Erik Sherman's WriterBiz

A spot about the business of writing as seen by a freelance writer. That includes marketing, sales, contracts, copyright, planning, research - in short, the business end of writing.

Name: Erik Sherman
Location: Massachusetts, United States

I'm an independent writer and photographer who covers business, food, technology, books, media, general features, and pretty much anything appealing that results in a signed check. My work has appeared in such places as the New York Times Magazine, Newsweek, Newsweek Japan, Fortune, Inc, Fortune Small Business, the Financial Times, Advertising Age, Saveur, US News & World Report, and Continental

Monday, September 17, 2007

Story of a Blockbuster

The Wall Street Journal had a story last Friday (which may or may not be available depending on when you look at this and if you have a WSJ.com account) about how Viking used a series of calculated moves to turn "Eat, Pray, Love" into a best seller when it finally came out as a paperback from Penguin, another imprint owned, as is Viking, by Pearson.

If you can get a hold of a copy of the article, it's worth reading to get a sense of how publishers are trying to change their marketing, and how they approach the business. Note this bit:
The vast majority of books face a tough reality. New releases that fail to take off in the first couple of weeks -- when publishers often pay to place copies on stores' front tables -- are relegated to the back shelves.
That sentence alone is worth a wow. Up until now, I thought the usual practice had become a month on the shelves and three months of publicity and marketing. Apparently I've been over-generous. The only way this changes is if the publisher thinks the book has break-out potential.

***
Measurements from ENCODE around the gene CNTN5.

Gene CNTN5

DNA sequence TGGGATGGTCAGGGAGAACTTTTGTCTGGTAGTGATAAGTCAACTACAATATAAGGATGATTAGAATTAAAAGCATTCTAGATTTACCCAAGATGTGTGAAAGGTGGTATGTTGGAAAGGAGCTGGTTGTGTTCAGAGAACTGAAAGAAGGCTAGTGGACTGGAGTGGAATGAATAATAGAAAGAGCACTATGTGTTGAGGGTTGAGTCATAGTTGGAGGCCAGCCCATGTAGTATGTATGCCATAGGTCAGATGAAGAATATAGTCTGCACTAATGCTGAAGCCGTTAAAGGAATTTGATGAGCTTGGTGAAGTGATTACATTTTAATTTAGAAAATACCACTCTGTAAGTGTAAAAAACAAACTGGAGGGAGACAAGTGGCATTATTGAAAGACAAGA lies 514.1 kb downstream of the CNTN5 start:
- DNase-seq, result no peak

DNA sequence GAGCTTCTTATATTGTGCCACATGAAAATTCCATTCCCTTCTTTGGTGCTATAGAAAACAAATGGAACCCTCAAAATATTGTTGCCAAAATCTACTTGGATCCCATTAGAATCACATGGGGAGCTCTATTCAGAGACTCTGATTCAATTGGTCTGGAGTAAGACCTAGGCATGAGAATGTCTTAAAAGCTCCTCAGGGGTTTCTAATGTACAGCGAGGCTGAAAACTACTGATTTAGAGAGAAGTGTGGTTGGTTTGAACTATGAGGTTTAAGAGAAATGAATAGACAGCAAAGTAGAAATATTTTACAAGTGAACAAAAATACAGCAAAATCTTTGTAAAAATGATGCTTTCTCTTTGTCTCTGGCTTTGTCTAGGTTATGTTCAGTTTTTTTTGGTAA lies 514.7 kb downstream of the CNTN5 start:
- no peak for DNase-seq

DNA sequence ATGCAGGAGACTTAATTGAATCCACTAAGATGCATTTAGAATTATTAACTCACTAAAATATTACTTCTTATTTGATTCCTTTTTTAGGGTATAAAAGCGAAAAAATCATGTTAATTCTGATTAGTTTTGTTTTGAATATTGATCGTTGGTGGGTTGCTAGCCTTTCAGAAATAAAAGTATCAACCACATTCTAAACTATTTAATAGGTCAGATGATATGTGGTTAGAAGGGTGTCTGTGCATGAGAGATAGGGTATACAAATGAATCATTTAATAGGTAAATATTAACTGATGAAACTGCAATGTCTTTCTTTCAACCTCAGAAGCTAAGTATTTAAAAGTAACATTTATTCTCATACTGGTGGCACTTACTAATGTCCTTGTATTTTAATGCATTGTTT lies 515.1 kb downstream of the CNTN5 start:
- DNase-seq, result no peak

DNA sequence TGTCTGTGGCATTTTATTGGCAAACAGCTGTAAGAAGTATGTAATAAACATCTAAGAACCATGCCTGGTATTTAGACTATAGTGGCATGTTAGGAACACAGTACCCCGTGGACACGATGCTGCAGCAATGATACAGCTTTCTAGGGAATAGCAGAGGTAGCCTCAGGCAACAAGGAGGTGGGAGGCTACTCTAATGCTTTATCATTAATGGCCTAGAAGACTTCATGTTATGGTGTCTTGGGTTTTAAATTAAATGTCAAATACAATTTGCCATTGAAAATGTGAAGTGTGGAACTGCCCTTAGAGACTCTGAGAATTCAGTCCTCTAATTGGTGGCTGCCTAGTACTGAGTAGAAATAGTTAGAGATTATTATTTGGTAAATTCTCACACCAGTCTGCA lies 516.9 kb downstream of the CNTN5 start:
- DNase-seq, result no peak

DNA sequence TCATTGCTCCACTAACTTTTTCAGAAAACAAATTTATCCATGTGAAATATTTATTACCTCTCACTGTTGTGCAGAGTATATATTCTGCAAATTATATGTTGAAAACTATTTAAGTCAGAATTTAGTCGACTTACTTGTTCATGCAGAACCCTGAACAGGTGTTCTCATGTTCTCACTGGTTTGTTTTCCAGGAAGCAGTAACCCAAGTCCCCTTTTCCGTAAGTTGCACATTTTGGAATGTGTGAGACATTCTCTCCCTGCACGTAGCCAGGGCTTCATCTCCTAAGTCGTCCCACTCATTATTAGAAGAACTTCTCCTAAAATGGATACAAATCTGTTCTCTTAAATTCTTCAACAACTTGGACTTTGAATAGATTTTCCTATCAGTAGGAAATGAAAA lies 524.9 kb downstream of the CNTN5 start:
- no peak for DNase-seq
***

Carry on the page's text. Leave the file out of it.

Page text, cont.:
That means a number of things. One is that platform, which has become a heavy stone crushing the chests of many authors, is becoming every more weighty. And the early reception to the book is critical. "Eat, Pray, Love" got an excerpt in O and a cover article in the NYT Book Review. Here's another reality check:
Each month Penguin publishes 15 to 20 fancy "trade" paperbacks -- high-quality editions that are larger in format and easier to read than their cheaper, mass-market cousins. But it only really lends its weight to one or two.
This is like literary Calvinism, only with clear proof of predestination rather than theological speculation. Penguin, in this case, invested in freestanding store displays and ads, and the marketing person in charge asked everyone in sales and marketing to read the book, so they could effectively convey enthusiasm. And now for the "beautiful author" part, as I mentioned in my writing and literature blog:
Selling Ms. Gilbert, the author, was just as crucial. Unlike many writers who don't like touring and are uncomfortable in front of crowds, Ms. Gilbert has a sunny, upbeat personality that plays well on television and in personal appearances. Notes Ms. Court: "When the writer of a book is attractive, generous, and funny, booksellers end up rooting for her."
Then it was touring, getting book club traction, and so on. Here's another tidbit that tells you how sales work these days in moving from hardback to paperback:
"One of the mantras of publishing economics of the 1970s and early 1980s was that mass-market paperbacks could achieve 10 times the sales of a hardcover," says Stuart Applebaum, a spokesman for Bertlesmann AG's Random House Inc. Then retailers started discounting hardcover titles, and the smaller, cheaper paperbacks lost ground.
Laurence Kirshbaum, a book agent who heads up LJK Literary Management in New York, estimates that the current ratio between hardcover and paperback sales is one to one -- mostly because so many hardcover books are so steeply discounted. "These days the bulk of the people who are interested in a book buy it in hardcover; that's what makes titles such as 'Eat, Pray, Love' so exceptional," says Mr. Kirshbaum. "They are throwbacks to the days when paperbacks sold huge multiples of the hardcover."
In case this isn't sinking in, most book authors don't have a snowball's chance in hell of mass market success. That means you have to find a different business model, and fast - one that doesn't rely on big publishers and traditional marketing, and one that doesn't leave you trying to eke out a living from a relatively tiny royalty.

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